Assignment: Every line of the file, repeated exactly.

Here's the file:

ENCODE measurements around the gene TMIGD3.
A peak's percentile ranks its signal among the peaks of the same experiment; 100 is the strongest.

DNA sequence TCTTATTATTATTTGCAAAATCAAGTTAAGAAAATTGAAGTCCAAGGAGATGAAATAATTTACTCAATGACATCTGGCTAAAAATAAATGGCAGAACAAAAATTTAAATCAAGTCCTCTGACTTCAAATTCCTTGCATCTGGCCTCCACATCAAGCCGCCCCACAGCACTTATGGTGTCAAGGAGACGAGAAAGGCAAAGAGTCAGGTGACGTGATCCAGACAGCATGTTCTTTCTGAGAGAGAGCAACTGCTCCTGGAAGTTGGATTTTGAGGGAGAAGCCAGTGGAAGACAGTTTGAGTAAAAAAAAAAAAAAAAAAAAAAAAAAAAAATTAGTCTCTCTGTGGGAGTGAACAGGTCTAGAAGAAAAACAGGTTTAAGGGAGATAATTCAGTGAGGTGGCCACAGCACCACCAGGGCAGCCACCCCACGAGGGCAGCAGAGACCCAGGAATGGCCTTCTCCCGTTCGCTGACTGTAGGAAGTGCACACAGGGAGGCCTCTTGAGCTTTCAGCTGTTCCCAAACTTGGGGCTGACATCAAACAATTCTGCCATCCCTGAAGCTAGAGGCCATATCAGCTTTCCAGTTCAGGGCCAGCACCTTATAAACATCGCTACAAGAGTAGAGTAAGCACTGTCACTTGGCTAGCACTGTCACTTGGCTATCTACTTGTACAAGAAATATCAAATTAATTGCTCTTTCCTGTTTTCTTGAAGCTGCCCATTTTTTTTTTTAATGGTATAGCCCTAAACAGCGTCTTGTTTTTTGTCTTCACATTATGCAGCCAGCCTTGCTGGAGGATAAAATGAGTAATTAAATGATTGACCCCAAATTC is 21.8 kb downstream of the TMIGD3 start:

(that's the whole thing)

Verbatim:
ENCODE measurements around the gene TMIGD3.
A peak's percentile ranks its signal among the peaks of the same experiment; 100 is the strongest.

DNA sequence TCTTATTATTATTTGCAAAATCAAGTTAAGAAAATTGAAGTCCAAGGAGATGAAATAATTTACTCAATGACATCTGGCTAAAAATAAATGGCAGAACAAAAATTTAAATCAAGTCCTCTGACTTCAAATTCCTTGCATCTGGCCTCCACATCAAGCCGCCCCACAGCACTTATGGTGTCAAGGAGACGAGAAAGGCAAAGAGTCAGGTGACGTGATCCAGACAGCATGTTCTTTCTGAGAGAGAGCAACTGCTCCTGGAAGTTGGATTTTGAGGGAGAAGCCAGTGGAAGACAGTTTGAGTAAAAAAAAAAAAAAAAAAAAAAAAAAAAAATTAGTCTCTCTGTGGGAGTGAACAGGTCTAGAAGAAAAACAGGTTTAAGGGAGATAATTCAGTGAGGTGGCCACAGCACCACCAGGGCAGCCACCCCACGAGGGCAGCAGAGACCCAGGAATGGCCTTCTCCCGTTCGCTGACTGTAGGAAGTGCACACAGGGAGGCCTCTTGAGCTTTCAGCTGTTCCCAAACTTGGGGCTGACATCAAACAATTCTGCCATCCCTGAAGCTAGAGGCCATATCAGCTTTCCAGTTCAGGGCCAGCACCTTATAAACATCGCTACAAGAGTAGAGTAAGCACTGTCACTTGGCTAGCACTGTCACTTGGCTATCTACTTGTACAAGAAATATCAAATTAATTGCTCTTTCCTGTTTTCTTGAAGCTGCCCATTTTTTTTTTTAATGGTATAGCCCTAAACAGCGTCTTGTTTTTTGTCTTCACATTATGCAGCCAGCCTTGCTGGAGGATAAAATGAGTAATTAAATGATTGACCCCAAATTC is 21.8 kb downstream of the TMIGD3 start: